One of the reasons progressive voters often give for their tepid support of Hillary Clinton's candidacy is "the United States doesn't do dynasties." That's a valid concern, and the thought of 32 years of absolute political power in the United States alternating between two families makes me more than a little uneasy. But, describing the Clintons as some dynastic line in American politics strikes me as a bit unfair.
Bush the first and Bush the lesser descend from Prescott Bush, a two-term US Senator who before public service held a string of high-profile manufacturing positions before becoming a powerful investment banker and serving on the board of CBS. (Much has been made of his ties to Nazi industrialists; less well-known is his early leadership of both the United Negro College Fund and Planned Parenthood. A study in contradictions, this one.) His father was a railroad and steel executive and also a federal government official in charge of coordination and assistance to major weapons contractors. In other words, this is a family that has always walked the corridors of power.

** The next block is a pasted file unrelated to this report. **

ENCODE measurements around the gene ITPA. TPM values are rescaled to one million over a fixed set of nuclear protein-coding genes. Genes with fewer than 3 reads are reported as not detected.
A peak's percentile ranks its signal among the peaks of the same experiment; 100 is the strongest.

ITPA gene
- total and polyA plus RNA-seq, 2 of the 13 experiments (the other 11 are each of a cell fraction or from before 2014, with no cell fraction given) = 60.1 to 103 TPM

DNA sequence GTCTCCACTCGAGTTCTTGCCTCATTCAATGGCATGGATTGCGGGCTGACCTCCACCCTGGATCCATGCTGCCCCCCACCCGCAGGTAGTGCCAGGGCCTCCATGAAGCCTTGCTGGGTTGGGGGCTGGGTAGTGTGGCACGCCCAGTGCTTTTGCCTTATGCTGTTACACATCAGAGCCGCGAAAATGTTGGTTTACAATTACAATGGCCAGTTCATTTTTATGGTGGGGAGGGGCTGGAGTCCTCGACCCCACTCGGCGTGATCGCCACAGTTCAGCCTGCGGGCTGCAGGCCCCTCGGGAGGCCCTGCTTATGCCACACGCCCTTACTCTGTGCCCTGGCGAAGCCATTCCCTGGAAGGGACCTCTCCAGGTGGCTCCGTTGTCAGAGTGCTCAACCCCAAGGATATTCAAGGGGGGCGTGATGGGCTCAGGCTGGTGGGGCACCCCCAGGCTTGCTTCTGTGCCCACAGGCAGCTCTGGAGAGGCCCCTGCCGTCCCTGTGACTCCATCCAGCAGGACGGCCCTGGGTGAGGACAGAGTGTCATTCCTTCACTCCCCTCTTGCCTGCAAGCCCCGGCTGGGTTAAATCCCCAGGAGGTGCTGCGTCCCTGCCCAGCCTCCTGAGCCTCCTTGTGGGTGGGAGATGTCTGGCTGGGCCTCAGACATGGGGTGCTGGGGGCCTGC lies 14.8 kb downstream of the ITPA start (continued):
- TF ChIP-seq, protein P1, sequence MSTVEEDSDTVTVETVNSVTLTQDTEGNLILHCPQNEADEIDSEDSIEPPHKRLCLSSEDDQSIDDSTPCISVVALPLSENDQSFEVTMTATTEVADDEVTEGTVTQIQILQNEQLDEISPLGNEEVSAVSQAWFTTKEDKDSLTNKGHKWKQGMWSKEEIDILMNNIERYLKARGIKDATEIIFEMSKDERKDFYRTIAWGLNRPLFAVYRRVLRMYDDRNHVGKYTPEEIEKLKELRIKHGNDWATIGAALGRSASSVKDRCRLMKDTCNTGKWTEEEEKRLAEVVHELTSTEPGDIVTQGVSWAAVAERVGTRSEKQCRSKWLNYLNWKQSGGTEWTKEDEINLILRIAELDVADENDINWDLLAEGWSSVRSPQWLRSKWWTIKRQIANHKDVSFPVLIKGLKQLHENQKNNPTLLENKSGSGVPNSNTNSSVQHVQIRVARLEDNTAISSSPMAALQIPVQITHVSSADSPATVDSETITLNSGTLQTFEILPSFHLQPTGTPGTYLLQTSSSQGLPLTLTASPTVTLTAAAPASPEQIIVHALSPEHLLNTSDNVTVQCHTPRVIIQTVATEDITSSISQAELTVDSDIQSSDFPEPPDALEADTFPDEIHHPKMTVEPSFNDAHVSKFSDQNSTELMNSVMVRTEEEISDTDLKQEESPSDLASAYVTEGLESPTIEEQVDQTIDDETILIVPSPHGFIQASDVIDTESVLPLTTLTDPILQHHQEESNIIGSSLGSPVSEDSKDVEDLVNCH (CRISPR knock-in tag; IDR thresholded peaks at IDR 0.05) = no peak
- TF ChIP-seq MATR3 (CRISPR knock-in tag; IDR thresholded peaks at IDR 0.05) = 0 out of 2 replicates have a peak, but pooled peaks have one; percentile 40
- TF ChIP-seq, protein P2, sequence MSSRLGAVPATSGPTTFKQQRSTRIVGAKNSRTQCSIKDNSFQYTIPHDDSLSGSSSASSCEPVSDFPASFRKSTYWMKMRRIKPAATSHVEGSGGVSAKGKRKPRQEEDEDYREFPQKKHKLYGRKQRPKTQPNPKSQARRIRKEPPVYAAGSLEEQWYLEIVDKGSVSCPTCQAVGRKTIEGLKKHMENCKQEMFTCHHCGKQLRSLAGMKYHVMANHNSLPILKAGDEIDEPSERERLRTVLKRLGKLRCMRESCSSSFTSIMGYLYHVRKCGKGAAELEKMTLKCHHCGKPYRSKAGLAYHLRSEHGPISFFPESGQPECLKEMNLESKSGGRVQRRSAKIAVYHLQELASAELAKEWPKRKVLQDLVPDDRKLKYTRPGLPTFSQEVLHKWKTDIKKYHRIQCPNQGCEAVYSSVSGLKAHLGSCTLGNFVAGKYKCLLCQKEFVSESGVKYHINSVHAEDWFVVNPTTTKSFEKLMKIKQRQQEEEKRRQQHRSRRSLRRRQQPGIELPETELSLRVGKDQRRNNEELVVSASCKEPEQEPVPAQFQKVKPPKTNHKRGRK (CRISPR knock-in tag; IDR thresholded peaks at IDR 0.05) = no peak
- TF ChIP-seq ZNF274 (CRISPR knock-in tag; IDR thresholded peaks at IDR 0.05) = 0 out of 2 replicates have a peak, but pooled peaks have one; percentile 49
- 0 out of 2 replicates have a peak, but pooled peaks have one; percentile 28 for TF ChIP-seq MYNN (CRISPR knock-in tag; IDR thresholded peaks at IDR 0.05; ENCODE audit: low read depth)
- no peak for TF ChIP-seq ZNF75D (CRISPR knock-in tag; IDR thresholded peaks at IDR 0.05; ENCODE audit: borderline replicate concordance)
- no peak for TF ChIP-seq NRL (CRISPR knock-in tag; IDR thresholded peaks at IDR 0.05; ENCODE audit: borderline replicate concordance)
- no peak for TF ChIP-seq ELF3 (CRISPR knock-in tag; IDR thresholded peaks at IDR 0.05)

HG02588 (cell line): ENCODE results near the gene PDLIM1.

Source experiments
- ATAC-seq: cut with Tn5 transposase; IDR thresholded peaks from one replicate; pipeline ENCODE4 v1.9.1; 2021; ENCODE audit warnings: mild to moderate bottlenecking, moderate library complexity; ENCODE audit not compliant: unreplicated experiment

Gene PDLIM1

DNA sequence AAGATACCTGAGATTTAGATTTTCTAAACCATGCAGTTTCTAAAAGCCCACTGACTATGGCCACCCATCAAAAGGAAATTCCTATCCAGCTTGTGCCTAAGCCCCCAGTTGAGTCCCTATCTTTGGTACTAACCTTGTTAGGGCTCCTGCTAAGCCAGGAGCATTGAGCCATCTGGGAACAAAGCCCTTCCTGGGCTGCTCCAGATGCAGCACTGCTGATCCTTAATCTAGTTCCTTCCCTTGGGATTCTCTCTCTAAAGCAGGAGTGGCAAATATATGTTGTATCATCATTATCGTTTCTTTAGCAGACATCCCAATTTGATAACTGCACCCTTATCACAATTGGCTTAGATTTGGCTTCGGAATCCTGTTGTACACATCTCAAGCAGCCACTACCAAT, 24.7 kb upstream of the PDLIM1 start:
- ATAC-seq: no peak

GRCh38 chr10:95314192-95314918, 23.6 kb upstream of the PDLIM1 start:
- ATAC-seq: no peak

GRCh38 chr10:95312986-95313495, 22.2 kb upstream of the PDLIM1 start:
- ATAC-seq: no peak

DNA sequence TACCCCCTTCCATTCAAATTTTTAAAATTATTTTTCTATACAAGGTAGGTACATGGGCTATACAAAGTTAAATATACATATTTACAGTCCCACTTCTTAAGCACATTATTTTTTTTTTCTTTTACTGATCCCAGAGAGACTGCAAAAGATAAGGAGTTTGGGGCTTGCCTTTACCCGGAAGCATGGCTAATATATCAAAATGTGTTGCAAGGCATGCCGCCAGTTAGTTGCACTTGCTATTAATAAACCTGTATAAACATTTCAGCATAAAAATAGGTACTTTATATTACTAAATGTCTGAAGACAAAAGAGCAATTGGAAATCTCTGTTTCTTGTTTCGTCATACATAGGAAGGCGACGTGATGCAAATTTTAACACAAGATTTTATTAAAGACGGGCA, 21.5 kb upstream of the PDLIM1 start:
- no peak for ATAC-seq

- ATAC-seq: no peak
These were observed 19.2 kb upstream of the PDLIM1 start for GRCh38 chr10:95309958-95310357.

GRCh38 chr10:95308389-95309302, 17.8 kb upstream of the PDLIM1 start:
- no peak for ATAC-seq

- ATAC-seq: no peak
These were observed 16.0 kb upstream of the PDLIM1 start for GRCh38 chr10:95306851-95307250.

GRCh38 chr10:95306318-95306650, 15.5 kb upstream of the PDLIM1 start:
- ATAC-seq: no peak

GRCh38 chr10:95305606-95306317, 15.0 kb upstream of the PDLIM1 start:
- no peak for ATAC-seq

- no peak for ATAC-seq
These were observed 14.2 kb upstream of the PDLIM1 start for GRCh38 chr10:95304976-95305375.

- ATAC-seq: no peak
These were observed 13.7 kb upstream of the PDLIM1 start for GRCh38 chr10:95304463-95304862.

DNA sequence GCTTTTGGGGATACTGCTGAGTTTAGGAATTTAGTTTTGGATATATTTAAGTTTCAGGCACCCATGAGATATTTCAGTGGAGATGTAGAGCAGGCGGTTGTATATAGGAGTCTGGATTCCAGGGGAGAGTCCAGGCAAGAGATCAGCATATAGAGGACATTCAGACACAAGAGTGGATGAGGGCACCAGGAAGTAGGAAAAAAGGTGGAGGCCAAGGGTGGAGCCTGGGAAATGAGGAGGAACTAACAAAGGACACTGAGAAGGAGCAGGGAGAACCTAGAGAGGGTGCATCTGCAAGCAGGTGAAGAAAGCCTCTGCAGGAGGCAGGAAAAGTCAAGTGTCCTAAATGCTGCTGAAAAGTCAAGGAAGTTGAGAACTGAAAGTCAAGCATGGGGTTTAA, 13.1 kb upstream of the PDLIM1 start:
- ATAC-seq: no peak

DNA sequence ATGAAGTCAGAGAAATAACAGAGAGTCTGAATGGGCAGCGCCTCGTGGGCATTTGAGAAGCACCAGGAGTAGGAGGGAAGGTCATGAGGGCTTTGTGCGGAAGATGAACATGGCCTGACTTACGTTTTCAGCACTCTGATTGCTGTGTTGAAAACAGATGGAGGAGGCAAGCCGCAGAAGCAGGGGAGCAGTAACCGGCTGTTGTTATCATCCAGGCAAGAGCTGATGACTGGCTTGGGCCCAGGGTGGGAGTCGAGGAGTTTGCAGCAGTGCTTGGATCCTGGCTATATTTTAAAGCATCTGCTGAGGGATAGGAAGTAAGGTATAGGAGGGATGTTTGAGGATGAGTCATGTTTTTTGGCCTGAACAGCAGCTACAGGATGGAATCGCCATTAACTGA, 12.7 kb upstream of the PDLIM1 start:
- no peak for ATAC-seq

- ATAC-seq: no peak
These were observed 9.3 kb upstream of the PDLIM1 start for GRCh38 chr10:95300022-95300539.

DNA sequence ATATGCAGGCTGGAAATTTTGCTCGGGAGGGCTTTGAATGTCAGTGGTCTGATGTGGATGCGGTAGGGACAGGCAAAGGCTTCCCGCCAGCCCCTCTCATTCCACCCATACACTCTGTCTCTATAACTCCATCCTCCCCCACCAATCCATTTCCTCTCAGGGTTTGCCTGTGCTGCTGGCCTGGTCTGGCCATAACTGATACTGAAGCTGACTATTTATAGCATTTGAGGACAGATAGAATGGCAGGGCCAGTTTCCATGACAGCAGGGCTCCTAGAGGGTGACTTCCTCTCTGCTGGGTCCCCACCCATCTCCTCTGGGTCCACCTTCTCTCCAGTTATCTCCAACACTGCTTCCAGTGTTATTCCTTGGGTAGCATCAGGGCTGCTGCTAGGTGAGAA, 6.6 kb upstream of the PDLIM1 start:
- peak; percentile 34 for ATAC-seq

Bill Clinton, on the other hand, was the son of a traveling salesman and adopted son of a partner in a car dealership. Hillary Clinton's father was a small business owner and her mother was a stay at home mom. This is hardly the stuff of dynastic legacy; in fact, it looks a lot like the plain ol' salt of the earth middle America that we consider to be the barometer of virtue in this country.
I'm pretty much in the "I'll vote for Hillary if they nominate her" camp; but at this point I'll vote for a defrosted Stouffer's microwave lasagna before I vote for a Republican. However, I don't think fear of an American dynasty is a reason not to vote for her; the Clintons look less like a dynasty than a couple of people who busted their humps to make something happen.
Then again, who the hell knows what Chelsea has in mind...